Brief Insult to Injury Natural Disasters Highlights Brief
Caroline Ratcliffe, William J. Congdon, Alexandra Stanczyk, Daniel Teles, Carlos Martín, Bapuchandra Kotapati
Display Date
Download Report
(254.37 KB)

Many families live on the financial edge, but a natural disaster can throw even better-situated families into financial turmoil. Comparing the financial outcomes of residents in areas hit by natural disasters with otherwise similar people in unaffected communities, this study finds that natural disasters lead to broad, and often substantial, negative impacts on financial health and that the effects persist or even worsen over time. We also find that medium-sized disasters, which are less likely to receive long-term public recovery funding, appear to lead to larger negative effects on financial health—from declining credit scores to increased debt in collections—than large disasters. And communities more likely to be struggling financially before disasters strike are often the hardest hit by the disaster. Our findings provide insight into strategies to promote resilience and recovery and are discussed in the brief.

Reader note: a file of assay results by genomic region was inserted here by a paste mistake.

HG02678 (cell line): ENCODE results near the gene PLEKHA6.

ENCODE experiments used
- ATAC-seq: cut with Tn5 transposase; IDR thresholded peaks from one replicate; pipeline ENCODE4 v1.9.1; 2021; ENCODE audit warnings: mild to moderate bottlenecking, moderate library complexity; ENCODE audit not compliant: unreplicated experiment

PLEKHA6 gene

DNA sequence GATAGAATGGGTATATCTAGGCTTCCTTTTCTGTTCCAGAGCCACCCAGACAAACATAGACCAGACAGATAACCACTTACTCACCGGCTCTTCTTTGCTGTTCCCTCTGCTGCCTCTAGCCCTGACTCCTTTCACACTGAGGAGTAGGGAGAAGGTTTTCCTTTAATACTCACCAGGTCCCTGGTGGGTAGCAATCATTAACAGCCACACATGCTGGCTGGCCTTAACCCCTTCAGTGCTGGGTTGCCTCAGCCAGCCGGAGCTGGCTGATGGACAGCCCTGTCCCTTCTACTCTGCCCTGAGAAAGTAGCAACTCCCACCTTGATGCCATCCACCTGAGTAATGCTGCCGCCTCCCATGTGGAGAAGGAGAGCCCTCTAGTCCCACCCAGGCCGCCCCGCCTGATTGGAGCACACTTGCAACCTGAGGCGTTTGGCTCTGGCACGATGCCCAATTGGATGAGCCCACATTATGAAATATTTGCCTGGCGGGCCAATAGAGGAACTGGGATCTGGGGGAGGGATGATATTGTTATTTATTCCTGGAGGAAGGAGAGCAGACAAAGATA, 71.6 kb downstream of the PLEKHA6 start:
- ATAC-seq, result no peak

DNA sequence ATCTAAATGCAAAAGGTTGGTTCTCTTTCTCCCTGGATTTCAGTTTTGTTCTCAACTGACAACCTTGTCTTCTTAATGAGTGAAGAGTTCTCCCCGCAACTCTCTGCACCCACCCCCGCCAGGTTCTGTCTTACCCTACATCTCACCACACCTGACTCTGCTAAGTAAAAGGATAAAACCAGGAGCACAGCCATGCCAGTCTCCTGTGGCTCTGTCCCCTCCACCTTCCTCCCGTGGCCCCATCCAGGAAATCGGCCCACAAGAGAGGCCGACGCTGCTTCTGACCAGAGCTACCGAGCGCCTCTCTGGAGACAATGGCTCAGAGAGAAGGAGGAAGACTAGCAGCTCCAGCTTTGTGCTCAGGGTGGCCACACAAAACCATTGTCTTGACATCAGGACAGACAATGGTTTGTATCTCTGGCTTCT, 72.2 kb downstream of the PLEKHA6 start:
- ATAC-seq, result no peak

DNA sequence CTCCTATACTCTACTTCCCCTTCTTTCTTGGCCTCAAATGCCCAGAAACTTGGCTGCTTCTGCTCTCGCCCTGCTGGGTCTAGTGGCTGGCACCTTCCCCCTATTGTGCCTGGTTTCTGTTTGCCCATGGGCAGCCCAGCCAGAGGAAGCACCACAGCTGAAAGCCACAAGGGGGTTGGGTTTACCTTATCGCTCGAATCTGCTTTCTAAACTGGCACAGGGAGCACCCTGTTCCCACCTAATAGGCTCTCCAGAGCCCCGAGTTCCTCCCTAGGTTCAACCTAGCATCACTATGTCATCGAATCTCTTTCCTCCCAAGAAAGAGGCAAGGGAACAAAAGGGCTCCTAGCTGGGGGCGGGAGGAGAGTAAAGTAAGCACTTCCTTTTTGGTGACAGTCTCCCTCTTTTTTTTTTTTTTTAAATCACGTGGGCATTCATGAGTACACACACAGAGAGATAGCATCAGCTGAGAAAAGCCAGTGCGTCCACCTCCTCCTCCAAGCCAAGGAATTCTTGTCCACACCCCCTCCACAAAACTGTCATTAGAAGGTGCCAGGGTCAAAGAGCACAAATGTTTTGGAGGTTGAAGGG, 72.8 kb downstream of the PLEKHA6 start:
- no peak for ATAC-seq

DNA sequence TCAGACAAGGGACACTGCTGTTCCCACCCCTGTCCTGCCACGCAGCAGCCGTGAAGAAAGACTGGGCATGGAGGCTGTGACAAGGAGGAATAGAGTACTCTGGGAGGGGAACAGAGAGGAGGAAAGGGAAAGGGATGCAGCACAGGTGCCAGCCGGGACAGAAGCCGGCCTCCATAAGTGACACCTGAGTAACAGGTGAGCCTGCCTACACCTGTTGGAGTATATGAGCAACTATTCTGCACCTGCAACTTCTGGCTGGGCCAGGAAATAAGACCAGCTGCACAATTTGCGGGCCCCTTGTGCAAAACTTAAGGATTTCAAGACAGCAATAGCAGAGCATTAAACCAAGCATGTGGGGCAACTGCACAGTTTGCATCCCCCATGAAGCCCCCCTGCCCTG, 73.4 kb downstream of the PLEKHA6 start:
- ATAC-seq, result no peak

Research Areas Wealth and financial well-being Families Climate change, disasters, and community resilience
Tags Asset and debts Economic well-being Wealth inequality Equitable disaster recovery Climate safety net Climate impacts and community resilience
Policy Centers Center on Labor, Human Services, and Population